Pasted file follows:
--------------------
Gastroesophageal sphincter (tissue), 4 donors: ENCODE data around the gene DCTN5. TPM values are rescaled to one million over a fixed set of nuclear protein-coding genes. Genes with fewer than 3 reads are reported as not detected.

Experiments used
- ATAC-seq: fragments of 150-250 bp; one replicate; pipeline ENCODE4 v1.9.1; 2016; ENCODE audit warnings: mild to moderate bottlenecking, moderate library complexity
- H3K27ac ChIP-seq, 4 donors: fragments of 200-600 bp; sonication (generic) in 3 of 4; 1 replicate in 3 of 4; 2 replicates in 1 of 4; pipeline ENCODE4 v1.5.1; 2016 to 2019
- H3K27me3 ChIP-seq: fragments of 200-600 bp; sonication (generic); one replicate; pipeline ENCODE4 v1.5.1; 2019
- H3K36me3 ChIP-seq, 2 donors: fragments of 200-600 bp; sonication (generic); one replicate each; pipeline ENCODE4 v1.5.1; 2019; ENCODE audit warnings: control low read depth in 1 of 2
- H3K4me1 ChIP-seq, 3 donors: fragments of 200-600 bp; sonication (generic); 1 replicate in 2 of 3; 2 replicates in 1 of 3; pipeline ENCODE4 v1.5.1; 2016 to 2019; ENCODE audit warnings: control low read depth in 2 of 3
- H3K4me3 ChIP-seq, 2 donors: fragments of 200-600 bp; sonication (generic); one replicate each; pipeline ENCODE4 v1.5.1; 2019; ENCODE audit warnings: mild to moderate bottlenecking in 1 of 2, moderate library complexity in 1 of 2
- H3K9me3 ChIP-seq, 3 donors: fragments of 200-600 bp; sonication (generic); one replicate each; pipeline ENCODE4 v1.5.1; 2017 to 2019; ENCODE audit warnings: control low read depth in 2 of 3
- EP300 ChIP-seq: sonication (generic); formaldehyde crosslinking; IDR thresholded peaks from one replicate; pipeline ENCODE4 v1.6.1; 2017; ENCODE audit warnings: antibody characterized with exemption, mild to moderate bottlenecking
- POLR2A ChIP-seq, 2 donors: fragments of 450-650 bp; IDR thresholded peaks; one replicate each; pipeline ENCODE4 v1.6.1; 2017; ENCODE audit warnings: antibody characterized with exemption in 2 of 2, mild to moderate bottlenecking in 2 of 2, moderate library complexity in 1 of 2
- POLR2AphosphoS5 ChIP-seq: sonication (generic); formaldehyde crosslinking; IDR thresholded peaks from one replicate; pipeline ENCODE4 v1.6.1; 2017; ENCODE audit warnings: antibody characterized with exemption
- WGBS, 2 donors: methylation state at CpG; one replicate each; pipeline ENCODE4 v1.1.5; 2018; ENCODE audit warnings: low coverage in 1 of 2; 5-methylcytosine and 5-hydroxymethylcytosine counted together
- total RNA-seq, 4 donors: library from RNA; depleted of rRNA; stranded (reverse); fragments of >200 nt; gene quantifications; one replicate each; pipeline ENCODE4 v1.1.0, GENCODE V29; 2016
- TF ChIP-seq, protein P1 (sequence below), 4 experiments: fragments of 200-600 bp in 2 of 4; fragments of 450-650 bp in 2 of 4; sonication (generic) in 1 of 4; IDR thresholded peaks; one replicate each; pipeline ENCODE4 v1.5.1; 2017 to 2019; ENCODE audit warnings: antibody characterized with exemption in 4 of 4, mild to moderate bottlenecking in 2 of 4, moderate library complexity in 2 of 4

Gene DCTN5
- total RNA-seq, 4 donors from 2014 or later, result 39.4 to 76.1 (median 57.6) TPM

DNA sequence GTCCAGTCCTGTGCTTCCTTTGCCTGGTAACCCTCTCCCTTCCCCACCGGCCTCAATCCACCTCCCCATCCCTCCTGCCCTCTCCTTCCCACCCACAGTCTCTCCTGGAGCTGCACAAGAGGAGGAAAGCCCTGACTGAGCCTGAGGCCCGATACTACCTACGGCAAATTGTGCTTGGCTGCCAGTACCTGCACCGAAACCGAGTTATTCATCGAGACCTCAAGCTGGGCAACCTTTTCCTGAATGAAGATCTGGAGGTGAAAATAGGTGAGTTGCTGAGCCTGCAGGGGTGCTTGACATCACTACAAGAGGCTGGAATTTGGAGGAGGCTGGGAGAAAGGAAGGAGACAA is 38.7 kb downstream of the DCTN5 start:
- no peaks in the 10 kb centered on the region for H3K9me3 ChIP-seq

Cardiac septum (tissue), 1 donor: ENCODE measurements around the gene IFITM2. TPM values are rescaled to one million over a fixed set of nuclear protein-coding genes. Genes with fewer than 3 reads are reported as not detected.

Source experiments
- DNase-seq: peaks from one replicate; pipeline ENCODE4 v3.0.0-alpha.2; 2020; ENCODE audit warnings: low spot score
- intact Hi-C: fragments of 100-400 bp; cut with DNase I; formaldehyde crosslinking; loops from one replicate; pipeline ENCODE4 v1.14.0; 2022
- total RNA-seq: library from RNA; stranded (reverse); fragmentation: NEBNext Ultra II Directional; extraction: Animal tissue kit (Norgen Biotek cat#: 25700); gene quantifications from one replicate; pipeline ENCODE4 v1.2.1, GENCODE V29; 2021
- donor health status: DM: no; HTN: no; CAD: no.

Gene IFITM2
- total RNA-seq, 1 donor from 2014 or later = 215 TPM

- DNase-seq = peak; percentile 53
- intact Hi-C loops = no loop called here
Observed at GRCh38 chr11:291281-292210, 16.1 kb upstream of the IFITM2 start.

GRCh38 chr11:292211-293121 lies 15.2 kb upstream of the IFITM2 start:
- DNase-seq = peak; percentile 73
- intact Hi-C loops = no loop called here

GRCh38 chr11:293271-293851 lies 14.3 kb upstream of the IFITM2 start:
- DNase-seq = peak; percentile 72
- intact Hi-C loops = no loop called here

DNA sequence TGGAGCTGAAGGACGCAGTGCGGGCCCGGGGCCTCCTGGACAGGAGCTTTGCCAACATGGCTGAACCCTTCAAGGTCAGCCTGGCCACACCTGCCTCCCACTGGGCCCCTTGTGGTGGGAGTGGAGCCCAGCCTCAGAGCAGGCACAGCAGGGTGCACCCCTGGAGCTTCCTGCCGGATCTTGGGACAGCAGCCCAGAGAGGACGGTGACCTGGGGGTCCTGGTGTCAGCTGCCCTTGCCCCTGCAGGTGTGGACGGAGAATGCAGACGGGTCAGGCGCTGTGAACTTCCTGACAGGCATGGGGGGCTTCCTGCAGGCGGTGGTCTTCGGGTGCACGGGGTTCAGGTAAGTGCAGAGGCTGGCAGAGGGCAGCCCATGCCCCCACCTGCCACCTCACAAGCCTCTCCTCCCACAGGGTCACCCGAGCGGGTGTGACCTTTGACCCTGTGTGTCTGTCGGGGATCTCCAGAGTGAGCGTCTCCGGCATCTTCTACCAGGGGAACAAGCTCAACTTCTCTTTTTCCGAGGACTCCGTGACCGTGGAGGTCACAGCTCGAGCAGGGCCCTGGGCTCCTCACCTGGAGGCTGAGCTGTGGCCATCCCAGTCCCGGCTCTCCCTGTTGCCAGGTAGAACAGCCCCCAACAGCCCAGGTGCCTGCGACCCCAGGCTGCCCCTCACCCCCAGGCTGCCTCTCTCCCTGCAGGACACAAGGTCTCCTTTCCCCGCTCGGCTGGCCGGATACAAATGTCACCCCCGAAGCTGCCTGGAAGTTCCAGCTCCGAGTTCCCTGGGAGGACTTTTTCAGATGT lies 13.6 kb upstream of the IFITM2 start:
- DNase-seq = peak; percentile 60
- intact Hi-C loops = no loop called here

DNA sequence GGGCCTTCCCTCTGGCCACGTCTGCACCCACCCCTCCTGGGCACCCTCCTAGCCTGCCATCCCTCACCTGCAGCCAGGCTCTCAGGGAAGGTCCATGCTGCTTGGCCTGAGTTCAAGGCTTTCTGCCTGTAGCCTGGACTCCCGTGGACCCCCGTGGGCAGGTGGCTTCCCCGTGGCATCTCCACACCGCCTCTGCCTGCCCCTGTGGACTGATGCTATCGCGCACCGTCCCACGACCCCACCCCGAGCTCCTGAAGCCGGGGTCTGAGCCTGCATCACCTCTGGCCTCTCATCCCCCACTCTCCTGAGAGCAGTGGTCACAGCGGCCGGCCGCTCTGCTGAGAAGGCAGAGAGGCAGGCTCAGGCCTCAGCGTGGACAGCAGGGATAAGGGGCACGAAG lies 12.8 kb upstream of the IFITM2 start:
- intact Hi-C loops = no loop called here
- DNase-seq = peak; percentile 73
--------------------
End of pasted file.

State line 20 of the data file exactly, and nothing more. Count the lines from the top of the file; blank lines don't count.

Cardiac septum (tissue), 1 donor: ENCODE measurements around the gene IFITM2. TPM values are rescaled to one million over a fixed set of nuclear protein-coding genes. Genes with fewer than 3 reads are reported as not detected.